"We must teach children to think, not what to think."
Generational change is a complex process that must be programmed in time, to prevent it from becoming a problem It must therefore be prepared following the family expectations, aspirations, and abilities of the new generation, according to business needs and prospects.
The dimensions to be addressed in the context of the family succession are manifold. We want to focus on one fundamental aspect here: training.
The theme of training must be seen as external and internal. Concerning the external aspects, we talk both about the actual training path – therefore the studies carried out or to be carried out – and the training resulting from work experience at third-party companies.
Internal training, on the other hand, is understood as the gradual path that the new levers must take within the family company through mechanisms of job rotation, support (to external experts or internal managers) to better understand the complexity of the company.
Insufficient preparation of heirs is one of the main risk factors. The main objective of training, therefore, must be to minimize the risks of failure of the family succession, but also to avoid the rise of false expectations within the family.
The path that seems most suited to the needs of family businesses is the one in which the child follows a targeted training course, possibly obtains a master's degree, and perfects himself with training at a third company. In this case, in fact, in addition to having a solid theoretical preparation, it is possible to create such a situation that, in the hands of the young person in the company, there is greater credibility, wider perspective, and greater speed of integration.
All other possible routes are full of pitfalls and, especially for some of them, the disadvantages are far greater than the advantages. Let's think about the case of those who follow a training path that has nothing to do with corporate life. In this situation, acquiring the necessary knowledge and skills can be a very long road that also requires a strong spirit of sacrifice.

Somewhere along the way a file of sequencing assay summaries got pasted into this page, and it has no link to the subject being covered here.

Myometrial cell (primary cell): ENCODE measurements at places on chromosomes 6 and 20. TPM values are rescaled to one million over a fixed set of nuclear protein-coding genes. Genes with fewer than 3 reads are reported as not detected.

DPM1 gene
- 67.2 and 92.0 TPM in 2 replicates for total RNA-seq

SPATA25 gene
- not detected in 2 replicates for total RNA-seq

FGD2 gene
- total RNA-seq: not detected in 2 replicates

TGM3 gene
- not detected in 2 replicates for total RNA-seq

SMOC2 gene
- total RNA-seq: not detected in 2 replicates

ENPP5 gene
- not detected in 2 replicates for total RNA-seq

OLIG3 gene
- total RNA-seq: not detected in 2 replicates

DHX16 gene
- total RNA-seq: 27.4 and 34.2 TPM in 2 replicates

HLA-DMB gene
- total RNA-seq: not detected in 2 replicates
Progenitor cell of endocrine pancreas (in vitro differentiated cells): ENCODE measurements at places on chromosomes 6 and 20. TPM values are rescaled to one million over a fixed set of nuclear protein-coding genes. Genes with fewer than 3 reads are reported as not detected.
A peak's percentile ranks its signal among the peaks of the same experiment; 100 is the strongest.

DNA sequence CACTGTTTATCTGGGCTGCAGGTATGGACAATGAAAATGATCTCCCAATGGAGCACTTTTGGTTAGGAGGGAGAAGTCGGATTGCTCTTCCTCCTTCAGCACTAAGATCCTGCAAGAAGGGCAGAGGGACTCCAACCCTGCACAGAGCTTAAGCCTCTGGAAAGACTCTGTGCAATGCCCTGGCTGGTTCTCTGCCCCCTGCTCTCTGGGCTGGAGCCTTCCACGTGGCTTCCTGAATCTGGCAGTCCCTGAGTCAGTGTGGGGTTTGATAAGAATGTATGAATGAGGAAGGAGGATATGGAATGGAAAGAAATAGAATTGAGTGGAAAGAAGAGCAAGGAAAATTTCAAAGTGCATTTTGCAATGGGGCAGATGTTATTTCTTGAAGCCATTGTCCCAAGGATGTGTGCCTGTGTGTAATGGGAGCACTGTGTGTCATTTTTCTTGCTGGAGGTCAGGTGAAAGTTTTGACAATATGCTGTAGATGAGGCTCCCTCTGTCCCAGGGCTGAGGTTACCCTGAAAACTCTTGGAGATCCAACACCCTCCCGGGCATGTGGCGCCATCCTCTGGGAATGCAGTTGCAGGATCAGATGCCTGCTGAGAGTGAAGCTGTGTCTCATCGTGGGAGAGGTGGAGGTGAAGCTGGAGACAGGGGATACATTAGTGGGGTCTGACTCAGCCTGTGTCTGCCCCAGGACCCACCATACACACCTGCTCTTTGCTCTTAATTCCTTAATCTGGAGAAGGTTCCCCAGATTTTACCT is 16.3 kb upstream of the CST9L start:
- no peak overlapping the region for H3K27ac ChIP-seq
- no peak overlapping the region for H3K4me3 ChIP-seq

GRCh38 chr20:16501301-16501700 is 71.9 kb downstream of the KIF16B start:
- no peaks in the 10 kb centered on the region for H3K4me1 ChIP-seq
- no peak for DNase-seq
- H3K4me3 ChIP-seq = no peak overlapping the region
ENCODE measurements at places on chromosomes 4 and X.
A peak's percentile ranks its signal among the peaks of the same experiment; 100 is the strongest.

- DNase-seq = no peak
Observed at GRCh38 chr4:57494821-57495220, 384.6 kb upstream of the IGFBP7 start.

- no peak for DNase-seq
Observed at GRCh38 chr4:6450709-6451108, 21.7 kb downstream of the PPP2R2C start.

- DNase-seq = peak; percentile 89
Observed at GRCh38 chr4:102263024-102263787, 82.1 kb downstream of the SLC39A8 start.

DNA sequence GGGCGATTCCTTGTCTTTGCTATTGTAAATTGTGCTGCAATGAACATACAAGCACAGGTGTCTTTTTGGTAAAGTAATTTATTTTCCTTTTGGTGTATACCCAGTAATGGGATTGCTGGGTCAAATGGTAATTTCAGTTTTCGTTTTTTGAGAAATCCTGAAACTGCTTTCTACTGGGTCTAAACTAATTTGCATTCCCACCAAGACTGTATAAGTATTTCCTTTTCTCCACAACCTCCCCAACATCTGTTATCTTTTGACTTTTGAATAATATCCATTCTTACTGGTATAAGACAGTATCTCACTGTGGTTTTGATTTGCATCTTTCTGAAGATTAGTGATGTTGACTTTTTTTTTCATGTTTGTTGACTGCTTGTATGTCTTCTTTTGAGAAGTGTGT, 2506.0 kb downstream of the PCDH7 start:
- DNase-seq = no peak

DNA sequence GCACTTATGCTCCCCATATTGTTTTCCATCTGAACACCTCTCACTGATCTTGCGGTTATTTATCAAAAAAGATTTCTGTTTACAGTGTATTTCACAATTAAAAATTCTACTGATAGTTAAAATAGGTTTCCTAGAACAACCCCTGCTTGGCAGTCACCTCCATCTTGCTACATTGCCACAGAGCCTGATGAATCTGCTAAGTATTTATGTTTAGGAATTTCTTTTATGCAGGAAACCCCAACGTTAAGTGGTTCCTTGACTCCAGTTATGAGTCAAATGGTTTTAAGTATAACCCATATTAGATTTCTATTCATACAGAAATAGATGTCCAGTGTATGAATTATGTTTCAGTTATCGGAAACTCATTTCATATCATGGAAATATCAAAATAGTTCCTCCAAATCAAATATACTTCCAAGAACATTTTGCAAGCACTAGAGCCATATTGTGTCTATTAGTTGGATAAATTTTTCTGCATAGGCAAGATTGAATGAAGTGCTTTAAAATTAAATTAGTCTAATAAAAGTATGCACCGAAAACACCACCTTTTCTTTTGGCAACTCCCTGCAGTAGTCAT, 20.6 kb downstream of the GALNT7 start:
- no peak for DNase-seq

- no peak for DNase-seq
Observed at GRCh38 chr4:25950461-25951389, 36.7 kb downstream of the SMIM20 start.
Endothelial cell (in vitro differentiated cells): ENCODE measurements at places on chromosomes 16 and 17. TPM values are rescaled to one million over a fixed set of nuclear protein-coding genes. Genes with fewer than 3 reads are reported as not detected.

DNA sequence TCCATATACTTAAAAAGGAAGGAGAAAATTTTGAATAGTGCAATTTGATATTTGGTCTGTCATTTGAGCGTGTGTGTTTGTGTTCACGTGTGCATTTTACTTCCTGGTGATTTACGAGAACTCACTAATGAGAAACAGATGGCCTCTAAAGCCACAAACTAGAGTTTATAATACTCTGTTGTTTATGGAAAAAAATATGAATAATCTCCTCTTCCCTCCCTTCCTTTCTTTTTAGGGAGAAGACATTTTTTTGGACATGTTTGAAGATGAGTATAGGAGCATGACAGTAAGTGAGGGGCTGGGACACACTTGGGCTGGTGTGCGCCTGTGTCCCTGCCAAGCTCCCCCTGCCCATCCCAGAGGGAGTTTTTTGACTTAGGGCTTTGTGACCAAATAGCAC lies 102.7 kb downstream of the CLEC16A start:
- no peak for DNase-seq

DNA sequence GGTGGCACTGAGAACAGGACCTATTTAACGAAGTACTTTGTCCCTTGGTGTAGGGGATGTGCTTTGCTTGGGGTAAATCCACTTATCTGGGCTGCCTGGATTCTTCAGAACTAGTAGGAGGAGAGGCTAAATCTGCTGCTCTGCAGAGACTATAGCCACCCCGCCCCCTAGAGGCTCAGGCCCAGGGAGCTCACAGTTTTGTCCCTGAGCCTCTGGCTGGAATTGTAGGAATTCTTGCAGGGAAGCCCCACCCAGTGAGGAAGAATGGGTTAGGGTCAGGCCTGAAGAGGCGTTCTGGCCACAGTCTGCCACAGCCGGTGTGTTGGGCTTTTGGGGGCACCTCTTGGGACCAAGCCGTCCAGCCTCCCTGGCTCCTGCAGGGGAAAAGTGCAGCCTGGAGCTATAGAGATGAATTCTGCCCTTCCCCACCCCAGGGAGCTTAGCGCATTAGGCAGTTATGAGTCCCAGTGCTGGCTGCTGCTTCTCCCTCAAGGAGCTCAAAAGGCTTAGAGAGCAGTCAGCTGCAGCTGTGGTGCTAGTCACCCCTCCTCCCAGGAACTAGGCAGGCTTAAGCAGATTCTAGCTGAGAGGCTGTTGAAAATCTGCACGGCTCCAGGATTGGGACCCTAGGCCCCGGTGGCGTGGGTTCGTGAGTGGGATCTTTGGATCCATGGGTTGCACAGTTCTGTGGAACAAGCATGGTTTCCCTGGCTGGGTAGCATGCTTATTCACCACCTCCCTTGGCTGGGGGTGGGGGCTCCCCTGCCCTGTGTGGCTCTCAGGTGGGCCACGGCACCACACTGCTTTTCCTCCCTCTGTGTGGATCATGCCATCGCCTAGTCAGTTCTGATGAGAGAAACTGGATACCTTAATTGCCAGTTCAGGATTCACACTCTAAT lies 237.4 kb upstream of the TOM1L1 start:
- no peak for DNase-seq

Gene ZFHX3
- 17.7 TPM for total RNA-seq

It is not desirable, however, that parents oblige their children to follow paths against their wishes. This often backfires (leaving school, family problems, etc.).
It is important that, even in SMEs, entrepreneurs understand that it is necessary to strip as much of the role of the parent as possible to adopt all the programming techniques necessary to integrate their children into the company and to be able to give as much objective judgment as possible about the abilities of the new generations.
Having the time to guide the entire training path, internal as well as external, is certainly an advantage for SMEs as well. With this model, you can increase the chances of success of the generational change process.
Source: Financial Times (2016)
|1||Insead||France - Singapore|
|2||Stanford Graduate School of Business||USA|
|3||University of Pennsylvania: Wharton||USA|
|4||Harvard Business School||USA|
|5||University of Cambridge: Judge||England|
|6||London Business School||England|
|7||Columbia Business School||USA|
|8||IE Business School||Spain|
|9||University of Chicago: Booth||USA|
|10||Iese Business School||Spain|
|12||Northwestern University: Kellogg||USA|
|14||University of California at Berkeley: Haas||USA|
|15||HKUST Business School||China|
|16||Yale School of Management||USA|
|17||Esade Business School||Spain|
|18||Dartmouth College: Tuck||USA|
|19||New York University: Stern||USA|
|23||University of Michigan: Ross||USA|
|24||Duke University: Fuqua||USA|
|24||Nanyang Business School||Singapore|
|25||National University of Singapore Business School||Singapore|
Source: QS world ranking (elaborata nel 2016)
|5||UCB (University of California Berkeley)||USA|
|6||University of Chicago||USA|
|7||LSE (London School of Economics)||England|
|8||University of Oxford||England|
|10||University of Cambridge||England|
|13||University of Pennsylvania||USA|
|14||NYU (New York University)||USA|
|16||UCL (University College of London)||England|
Source: Censis 2016
|5||Urbino Carlo Bo|
|9||Rome Tor Vergata|
|12||Napoli Federico II|
|16||Modena e Reggio Emilia|
Source: sole 24 ore (2016)
|8||Politecnica delle Marche|
|9||Venezia Cà Foscari|
Source: sole 24 ore (2016)
|3||Milan, San Raffaele|
Extract from the book “Come gestire il passaggio generazionale nelle PMI italiane”, by Gian Andrea Oberegelsbacher & Leading Network, published by WKI (Ipsoa) 2017
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